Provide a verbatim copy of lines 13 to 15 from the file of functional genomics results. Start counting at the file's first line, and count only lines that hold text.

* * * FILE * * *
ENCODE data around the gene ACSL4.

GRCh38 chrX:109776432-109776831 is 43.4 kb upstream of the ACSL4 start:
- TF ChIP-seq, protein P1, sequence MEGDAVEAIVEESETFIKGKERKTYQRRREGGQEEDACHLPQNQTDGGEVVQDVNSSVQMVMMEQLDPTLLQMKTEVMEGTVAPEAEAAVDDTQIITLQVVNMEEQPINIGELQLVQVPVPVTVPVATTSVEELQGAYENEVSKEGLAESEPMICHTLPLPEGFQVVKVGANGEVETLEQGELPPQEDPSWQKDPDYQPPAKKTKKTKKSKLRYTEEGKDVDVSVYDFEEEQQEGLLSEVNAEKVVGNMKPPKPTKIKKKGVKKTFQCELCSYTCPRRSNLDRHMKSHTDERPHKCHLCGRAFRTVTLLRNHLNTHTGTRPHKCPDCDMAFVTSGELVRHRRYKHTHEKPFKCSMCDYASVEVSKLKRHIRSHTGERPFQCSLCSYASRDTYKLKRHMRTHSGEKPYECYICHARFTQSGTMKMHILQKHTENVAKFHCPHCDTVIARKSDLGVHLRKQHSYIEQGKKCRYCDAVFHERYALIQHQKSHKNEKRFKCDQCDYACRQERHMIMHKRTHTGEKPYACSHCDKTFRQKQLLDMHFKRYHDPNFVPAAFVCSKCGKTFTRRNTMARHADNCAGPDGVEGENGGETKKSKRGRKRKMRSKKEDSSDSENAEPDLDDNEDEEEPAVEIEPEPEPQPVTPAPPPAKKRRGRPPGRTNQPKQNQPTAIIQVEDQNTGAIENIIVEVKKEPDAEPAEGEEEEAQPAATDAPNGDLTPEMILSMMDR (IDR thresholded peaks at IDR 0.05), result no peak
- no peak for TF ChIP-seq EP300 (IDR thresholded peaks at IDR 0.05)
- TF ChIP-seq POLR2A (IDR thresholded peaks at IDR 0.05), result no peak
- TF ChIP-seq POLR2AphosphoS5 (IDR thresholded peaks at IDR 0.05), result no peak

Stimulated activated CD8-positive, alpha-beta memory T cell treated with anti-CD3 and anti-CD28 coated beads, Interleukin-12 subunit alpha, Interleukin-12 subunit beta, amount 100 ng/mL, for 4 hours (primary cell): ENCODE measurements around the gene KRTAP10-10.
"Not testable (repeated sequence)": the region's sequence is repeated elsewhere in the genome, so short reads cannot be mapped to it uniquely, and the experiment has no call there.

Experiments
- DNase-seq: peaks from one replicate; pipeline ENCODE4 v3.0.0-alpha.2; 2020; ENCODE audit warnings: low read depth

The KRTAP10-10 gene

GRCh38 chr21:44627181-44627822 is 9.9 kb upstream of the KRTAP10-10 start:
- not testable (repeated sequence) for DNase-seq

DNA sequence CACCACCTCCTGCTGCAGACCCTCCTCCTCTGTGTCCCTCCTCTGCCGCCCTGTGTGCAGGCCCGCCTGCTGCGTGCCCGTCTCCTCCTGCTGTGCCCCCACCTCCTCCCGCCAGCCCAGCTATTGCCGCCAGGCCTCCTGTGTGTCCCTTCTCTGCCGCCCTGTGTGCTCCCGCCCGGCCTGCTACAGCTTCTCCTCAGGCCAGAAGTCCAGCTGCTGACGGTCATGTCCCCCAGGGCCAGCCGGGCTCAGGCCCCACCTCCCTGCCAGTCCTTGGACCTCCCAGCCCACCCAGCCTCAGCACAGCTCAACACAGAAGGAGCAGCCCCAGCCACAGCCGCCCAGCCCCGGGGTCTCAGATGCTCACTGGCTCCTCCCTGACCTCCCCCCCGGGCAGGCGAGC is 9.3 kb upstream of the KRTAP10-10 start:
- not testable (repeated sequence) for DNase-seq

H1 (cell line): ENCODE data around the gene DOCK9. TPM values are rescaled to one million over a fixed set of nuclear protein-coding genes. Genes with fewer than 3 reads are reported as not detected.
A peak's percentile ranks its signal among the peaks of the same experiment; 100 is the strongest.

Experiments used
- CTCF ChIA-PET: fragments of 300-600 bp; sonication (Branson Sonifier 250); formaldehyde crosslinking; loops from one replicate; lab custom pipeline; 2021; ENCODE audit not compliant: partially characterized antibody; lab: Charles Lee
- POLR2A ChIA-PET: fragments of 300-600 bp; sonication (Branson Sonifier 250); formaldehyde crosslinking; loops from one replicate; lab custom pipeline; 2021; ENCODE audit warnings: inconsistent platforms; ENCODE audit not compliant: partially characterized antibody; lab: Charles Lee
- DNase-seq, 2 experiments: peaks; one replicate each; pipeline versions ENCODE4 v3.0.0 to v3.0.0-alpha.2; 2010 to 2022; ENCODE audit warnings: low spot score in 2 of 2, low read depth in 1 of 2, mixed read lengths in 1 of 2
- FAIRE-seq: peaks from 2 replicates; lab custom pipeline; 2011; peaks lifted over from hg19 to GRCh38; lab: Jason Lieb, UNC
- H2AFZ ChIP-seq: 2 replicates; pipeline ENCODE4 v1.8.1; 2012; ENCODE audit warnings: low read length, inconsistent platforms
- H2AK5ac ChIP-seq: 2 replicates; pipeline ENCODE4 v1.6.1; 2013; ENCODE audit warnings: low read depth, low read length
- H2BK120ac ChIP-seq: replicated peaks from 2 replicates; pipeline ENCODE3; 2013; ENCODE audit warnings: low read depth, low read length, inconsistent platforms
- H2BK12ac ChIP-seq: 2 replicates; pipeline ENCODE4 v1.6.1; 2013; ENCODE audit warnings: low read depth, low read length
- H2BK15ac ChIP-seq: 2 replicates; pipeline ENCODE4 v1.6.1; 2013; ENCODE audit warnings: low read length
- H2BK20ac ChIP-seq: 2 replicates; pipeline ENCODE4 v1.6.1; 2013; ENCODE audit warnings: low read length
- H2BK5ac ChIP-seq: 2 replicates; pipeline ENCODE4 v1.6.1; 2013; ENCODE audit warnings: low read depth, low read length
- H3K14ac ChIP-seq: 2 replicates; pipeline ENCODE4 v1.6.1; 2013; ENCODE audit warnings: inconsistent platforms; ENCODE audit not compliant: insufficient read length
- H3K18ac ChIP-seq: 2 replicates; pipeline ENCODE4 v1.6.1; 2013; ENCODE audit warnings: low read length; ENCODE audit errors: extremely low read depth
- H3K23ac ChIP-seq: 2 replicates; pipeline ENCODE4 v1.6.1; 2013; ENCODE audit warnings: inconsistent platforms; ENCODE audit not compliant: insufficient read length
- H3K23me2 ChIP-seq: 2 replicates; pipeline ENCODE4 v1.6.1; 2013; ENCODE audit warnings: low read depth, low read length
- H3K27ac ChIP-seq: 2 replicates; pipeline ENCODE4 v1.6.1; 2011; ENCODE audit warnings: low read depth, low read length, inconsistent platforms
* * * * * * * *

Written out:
- not testable (repeated sequence) for DNase-seq

DNA sequence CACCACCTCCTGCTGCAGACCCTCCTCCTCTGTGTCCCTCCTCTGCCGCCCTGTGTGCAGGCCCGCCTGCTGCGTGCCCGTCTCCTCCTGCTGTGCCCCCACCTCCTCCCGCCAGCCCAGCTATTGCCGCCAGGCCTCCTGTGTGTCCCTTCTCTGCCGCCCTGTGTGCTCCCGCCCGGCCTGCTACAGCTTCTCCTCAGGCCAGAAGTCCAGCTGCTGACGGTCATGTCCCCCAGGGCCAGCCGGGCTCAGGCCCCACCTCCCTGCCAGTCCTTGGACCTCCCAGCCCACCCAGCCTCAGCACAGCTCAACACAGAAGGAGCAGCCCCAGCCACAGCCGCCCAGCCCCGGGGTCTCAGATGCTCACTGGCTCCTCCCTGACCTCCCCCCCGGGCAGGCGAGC is 9.3 kb upstream of the KRTAP10-10 start:
- not testable (repeated sequence) for DNase-seq